The three Yajima family photo albums were ostensibly a private record, but the photograph album was and is a curated narrative made to be consumed by a wider group. As Isao took most of the pictures outside the home, the albums brought the experiences of outside back into the home as artefacts posed for, printed, and kept safe. As Elizabeth Edwards writes, “albums structure time and place, retemporalize and guide narratives,” and they are an “active element in the replaying of those histories” (Edwards 2006, 34). For amateur photographers in postwar Japan, the social practice of taking and collating photos of your family was also intensely gendered. Men were the public presence of the happy snapper, but when the camera was turned inward towards the house and home, it was mothers who were encouraged by manufacturers and how–to discourses to turn their daily life into something public and consumable while productively filling the little free time they had. For fathers, or those fabled as “Sunday photographers,” when out and about, the photographic act turned the family into a public spectacle that created an extended public frame in which men were visible as fathers, even if invisible in the final private prints. Taking the photographs outside the home was integral to this public performance of fathering and makes some of the time Isao spent as "father," visible, while simultaneously reinforcing the home as a place from which he was absent.
Through photographs, and the albums which weave them into narratives, viewers of the Yajima photographs glimpse how Isao—husband, father, driver, and breadwinner—wanted an, imagined or known, audience to see his family. How-to discourses reminded happy snappers that assembling an album was in the service of future nostalgia where, in a moment of family togetherness, old photos could be looked at, talked about, and family bonds reinforced. It is not possible to know if or how often the Yajimas looked back at their albums, but the removal of images and signs of wear suggest the albums did come off the shelves from time to time and extended the photographic moment, which for fathers like Isao was one of the ways he spent time with his growing children. Yet, at some point the Yajima photos were sold, thrown away, misplaced, or forgotten about. This is at odds with the evidence of care and delight read in the images, their arrangements, and preservation. Beyond the temptation to service sentiment, what is most interesting is that the images were not destroyed, but repurposed as something to buy. Edwards talks briefly on how the destruction of images “points to a breakdown or a secession of social relations,” which suggests that keeping the Yajima albums largely intact, and trading them for money or freed-up-space, were acts which preserved the images themselves, and the shadows of the social relations that surrounded both their creation and their guardianship (Edwards 2006, 36). The capacity for material images to allow access to these networks of social relations is at the centre of how the Yajima photographs work as a way to historicise this father’s place in and outside the home, as well as enable us to witness his visual voice.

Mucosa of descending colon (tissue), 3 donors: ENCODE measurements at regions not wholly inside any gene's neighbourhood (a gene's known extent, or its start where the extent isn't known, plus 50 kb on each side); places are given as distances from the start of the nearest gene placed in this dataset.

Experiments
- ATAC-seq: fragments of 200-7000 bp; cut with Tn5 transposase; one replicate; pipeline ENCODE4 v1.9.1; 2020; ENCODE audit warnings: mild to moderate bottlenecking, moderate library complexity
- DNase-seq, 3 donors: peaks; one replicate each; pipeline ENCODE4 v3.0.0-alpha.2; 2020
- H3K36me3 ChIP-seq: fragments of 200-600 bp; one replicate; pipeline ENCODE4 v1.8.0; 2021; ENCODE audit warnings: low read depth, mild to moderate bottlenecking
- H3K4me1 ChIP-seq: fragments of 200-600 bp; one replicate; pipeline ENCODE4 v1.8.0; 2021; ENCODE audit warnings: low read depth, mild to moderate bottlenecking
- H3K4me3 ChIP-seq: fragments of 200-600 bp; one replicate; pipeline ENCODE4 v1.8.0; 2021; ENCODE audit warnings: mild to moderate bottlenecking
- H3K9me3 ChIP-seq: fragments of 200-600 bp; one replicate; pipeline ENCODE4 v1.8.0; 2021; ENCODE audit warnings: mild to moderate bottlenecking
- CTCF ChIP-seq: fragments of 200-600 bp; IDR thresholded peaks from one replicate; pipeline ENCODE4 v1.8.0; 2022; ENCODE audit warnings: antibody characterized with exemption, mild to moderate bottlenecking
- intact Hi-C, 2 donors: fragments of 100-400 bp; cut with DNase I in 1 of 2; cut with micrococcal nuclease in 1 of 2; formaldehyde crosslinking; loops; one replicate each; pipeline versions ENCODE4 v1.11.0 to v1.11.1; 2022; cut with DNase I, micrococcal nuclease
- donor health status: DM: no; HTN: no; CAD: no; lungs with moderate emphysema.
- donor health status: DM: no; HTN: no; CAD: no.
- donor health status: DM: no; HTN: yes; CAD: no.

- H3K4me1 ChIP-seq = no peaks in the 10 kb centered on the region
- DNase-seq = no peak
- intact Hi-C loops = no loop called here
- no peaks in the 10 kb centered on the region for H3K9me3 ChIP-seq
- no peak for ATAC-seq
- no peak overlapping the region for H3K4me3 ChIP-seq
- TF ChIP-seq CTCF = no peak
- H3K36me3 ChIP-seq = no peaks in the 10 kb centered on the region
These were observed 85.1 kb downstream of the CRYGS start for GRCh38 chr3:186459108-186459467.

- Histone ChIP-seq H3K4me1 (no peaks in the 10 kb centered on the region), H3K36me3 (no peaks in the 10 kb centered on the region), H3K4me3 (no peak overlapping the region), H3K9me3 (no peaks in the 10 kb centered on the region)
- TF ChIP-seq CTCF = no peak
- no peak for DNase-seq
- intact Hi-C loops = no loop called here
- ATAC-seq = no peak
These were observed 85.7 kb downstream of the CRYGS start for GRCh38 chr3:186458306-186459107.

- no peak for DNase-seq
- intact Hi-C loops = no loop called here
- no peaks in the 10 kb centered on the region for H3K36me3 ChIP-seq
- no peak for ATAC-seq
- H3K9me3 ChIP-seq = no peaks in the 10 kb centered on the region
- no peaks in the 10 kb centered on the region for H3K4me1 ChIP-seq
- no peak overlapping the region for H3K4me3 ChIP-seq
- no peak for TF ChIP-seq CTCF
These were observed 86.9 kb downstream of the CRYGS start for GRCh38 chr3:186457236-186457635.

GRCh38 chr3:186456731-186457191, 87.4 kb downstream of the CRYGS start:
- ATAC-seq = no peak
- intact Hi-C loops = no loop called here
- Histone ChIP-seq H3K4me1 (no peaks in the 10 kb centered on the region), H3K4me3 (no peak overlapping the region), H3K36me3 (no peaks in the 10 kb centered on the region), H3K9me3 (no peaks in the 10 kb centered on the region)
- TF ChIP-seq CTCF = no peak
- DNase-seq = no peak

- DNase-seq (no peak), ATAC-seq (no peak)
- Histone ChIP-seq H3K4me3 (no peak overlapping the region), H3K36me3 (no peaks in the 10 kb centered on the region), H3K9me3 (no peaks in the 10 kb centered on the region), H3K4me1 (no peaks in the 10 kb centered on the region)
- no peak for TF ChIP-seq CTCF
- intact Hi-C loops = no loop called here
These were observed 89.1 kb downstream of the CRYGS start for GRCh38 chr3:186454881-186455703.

It was in this voice that Isao built his family aesthetic, which included his own personal style of posing, but also, as the albums show, a growing sense of what mattered enough to photograph, develop, save, and stick. Isao guided his camera and arranged his subjects across the spaces of home and work, occasionally catching his movement in between these spaces and his roles. In turn, the camera worked as a way to manage and reconcile his various selves through these spaces.